Most salespeople stay where they have a good opportunity to earn a good living. But when there is high turnover among a sales staff, it’s usually a bad sign that something is wrong. Unlike most employees, the sales team is serving on the front lines. That means if something good or bad happens to a company, they are the first ones to feel the impact.

High turnover occurs for several reasons, including

1). The products or services are bad, or little improvement has been made in recent years. This could occur because the company isn’t reinvesting in product development, or there is too much infighting within the development team.

2). The compensation package is lousy. Every other month, you receive a new comp plan, or “adjustments” are repeatedly made.

3). Management is terrible, which usually turns into a serious morale problem. The managers could be incompetent, lazy, too demanding, etc. You get the picture.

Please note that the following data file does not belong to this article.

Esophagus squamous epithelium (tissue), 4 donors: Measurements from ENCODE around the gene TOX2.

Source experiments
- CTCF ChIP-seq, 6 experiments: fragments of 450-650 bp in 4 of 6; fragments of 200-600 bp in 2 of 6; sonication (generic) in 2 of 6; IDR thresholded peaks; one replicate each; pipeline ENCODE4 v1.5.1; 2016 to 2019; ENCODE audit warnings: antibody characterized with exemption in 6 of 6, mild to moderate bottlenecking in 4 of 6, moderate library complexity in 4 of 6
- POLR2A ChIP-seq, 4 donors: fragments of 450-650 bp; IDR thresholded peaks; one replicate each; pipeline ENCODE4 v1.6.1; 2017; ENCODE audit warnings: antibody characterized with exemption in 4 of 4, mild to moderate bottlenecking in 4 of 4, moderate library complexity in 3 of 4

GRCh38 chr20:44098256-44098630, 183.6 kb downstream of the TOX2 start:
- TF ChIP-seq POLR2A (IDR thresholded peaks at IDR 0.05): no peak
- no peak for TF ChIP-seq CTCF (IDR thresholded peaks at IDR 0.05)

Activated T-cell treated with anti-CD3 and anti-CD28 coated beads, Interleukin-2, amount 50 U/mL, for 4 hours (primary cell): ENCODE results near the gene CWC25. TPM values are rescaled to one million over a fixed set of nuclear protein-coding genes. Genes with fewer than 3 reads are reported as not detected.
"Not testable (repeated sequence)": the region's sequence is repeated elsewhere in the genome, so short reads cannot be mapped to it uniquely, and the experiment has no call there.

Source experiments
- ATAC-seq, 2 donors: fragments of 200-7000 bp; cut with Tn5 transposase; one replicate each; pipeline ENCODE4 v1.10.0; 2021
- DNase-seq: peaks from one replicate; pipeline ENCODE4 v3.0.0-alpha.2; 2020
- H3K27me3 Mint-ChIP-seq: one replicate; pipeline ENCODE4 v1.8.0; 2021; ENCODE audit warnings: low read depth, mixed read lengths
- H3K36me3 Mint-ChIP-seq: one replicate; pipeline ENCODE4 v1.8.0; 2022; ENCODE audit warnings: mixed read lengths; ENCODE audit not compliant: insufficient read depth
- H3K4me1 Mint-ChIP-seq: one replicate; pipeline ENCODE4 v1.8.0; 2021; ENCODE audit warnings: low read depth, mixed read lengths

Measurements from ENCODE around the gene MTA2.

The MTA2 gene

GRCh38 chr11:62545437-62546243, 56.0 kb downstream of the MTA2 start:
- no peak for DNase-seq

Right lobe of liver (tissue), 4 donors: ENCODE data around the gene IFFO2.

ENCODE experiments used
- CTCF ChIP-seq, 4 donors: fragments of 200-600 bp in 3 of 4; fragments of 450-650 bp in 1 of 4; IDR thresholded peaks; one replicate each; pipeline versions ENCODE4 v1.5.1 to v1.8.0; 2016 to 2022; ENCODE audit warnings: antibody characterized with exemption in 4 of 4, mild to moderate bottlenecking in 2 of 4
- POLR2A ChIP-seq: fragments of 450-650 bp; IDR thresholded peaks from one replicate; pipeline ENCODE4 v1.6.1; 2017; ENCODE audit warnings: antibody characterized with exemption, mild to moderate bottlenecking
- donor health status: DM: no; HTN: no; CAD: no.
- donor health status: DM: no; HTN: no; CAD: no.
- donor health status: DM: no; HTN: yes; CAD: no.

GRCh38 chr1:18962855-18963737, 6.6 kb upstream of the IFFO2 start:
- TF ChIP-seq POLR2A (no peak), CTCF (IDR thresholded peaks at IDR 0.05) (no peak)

4). The Marketing Department isn’t providing you with enough good or qualified leads. For example, inbound marketing is nonexistent, or the department is not effectively using social media to enhance better branding and name recognition. There could also be cutbacks in attending key trade show or other events.

4). The company isn’t doing a good job of hiring and qualifying candidates, or isn’t setting the right expectations about its sales positions.

To learn more about the causes of high turnover, please read the following articles –

“What Are the Causes of a High Turnover Rate of Sales Personnel?” by Chris Joseph, Demand Media
“10 Causes of High Sales Rep Turnover – Which One is Yours?” by Steve Loftness

Some companies may tell you that turnover occurs because they have “high expectations” of salespeople; if they don’t achieve their goals, they are asked to leave.

What they are really telling you is that the quotas are extremely or unrealistically high, and frankly may be out of reach for most salespeople. That’s not necessarily a bad thing. Some companies are looking for the crème de la crème. If you can’t hack it, don’t let the door hit you on the way out. Selling is hard work. Maybe they are not looking for glorified order takers, but real hunters and aggressive closers. Maybe they are looking for salespeople to work late hours, or be road warriors and travel to all parts of the country or world. Just know that if you accept this job, you had been warned up front about the high turnover. Be prepared for a major sales workout.

But is high turnover always a bad thing? Not necessarily.